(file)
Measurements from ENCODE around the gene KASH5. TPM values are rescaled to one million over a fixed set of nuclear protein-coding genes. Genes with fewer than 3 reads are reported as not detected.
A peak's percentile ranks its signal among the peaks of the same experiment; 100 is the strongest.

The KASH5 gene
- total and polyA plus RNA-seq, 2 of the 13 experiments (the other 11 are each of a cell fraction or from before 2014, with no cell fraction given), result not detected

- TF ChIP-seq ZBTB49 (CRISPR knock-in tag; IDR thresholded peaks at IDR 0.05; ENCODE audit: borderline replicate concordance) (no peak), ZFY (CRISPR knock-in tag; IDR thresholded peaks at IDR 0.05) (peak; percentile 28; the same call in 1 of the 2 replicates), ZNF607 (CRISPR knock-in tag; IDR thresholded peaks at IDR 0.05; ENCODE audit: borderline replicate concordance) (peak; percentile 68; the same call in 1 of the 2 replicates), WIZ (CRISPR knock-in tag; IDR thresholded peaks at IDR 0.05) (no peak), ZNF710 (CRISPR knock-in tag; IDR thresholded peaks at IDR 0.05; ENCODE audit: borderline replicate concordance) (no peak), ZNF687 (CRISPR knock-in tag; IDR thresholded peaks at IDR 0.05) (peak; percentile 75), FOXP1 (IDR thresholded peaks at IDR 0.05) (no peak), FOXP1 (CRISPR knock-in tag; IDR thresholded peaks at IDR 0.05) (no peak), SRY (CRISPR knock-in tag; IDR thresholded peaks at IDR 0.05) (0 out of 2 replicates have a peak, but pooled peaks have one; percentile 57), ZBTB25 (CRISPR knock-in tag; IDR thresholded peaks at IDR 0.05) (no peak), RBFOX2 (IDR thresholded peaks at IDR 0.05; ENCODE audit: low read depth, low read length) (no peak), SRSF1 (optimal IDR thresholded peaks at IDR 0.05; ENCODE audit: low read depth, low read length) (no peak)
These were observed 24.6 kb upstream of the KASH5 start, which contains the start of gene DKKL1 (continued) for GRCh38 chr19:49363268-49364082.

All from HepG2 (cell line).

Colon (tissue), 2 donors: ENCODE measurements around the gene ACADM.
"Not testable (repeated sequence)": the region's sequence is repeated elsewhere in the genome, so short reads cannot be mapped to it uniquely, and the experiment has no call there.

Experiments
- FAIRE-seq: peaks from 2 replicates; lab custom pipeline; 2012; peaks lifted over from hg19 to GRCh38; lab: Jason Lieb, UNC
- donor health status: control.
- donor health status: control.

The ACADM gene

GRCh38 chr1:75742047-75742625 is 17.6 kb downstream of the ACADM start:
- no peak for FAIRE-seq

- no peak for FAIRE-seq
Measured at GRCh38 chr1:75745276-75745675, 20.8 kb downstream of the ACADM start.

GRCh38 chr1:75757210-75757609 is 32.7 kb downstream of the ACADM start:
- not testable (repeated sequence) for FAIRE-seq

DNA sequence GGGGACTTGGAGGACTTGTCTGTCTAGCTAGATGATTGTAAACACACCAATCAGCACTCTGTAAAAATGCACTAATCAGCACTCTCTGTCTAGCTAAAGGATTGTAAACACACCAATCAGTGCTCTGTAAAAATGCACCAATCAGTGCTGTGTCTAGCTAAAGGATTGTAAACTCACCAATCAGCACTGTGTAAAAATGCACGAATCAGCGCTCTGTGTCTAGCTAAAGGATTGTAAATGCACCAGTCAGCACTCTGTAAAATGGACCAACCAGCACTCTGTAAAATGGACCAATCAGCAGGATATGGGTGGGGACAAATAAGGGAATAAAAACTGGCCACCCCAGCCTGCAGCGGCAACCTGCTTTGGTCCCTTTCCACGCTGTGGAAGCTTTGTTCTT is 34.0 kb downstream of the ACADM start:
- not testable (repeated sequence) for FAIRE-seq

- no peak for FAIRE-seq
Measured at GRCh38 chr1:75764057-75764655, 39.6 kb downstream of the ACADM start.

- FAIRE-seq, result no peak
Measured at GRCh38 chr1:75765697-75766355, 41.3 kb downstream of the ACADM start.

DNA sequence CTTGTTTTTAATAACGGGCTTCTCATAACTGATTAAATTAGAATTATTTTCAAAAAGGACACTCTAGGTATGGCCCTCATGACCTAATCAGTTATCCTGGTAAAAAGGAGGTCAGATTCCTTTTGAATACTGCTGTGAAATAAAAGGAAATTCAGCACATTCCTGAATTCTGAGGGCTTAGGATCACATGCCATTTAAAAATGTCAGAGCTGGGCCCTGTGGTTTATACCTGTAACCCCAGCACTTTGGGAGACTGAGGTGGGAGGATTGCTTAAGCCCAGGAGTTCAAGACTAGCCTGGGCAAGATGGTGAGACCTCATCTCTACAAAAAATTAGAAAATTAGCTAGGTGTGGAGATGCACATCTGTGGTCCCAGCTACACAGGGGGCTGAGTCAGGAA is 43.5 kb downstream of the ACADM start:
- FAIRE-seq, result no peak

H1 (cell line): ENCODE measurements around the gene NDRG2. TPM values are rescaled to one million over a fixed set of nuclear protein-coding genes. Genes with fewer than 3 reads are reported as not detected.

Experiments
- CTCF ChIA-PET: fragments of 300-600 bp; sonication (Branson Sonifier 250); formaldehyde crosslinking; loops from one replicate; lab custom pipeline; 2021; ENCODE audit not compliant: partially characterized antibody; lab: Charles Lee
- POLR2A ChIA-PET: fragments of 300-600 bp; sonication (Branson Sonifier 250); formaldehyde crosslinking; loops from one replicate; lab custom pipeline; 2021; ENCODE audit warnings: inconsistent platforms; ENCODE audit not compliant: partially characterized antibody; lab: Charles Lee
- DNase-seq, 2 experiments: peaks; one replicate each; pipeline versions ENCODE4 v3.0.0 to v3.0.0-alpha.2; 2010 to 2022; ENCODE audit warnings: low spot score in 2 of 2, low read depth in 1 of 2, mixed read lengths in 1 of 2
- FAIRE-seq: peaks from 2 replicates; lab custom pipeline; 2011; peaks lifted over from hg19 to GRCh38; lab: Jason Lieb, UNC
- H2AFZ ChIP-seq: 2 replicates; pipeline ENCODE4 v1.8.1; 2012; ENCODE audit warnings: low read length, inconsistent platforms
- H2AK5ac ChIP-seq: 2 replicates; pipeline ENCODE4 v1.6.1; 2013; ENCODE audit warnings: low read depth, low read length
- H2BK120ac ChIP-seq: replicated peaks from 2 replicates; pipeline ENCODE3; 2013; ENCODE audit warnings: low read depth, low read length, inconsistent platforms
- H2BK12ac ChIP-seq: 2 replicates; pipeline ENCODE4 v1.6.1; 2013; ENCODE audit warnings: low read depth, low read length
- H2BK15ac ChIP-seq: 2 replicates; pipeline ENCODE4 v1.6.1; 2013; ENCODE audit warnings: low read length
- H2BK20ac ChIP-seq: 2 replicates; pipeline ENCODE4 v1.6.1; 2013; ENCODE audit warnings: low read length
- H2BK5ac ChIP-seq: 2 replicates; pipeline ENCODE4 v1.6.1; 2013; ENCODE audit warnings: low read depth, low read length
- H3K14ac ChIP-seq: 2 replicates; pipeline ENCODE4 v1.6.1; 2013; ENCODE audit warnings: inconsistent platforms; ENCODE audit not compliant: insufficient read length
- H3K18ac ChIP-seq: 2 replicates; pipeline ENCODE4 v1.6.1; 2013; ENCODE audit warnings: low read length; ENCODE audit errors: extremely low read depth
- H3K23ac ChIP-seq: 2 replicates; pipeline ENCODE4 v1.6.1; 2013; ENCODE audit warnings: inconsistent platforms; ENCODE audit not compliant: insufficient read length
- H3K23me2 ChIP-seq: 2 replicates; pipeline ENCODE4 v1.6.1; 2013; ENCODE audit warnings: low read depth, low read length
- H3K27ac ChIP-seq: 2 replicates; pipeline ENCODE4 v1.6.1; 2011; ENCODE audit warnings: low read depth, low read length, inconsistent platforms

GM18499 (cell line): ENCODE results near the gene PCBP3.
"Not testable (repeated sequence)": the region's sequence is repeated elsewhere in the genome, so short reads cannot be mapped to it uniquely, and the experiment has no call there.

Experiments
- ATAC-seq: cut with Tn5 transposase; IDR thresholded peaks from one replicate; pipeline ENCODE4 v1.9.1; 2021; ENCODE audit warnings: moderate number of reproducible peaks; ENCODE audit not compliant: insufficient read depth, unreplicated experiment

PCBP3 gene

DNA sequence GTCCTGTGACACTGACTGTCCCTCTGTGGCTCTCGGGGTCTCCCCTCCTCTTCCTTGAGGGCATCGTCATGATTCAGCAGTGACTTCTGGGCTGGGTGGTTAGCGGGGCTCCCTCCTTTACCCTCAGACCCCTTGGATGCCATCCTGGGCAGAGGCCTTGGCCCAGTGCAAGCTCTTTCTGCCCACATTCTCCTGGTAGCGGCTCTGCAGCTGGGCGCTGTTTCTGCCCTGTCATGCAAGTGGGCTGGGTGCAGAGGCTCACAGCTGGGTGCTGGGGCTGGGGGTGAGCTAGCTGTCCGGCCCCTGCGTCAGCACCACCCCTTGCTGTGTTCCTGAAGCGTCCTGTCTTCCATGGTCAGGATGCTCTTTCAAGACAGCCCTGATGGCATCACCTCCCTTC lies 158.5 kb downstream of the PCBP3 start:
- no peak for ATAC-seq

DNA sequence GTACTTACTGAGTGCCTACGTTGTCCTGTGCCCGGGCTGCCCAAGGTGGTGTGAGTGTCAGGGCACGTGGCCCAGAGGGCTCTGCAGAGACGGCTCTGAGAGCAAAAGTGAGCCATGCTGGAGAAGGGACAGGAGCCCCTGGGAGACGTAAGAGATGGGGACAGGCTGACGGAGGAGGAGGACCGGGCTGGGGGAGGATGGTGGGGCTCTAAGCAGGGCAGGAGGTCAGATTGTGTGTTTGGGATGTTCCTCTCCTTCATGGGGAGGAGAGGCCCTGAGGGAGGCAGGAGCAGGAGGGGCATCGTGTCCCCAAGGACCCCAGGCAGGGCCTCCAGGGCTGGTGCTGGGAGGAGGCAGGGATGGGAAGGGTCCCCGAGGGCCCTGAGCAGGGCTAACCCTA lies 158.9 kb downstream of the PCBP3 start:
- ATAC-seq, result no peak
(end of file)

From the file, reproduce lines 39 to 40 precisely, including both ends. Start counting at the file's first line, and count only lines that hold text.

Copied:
- H2BK15ac ChIP-seq: 2 replicates; pipeline ENCODE4 v1.6.1; 2013; ENCODE audit warnings: low read length
- H2BK20ac ChIP-seq: 2 replicates; pipeline ENCODE4 v1.6.1; 2013; ENCODE audit warnings: low read length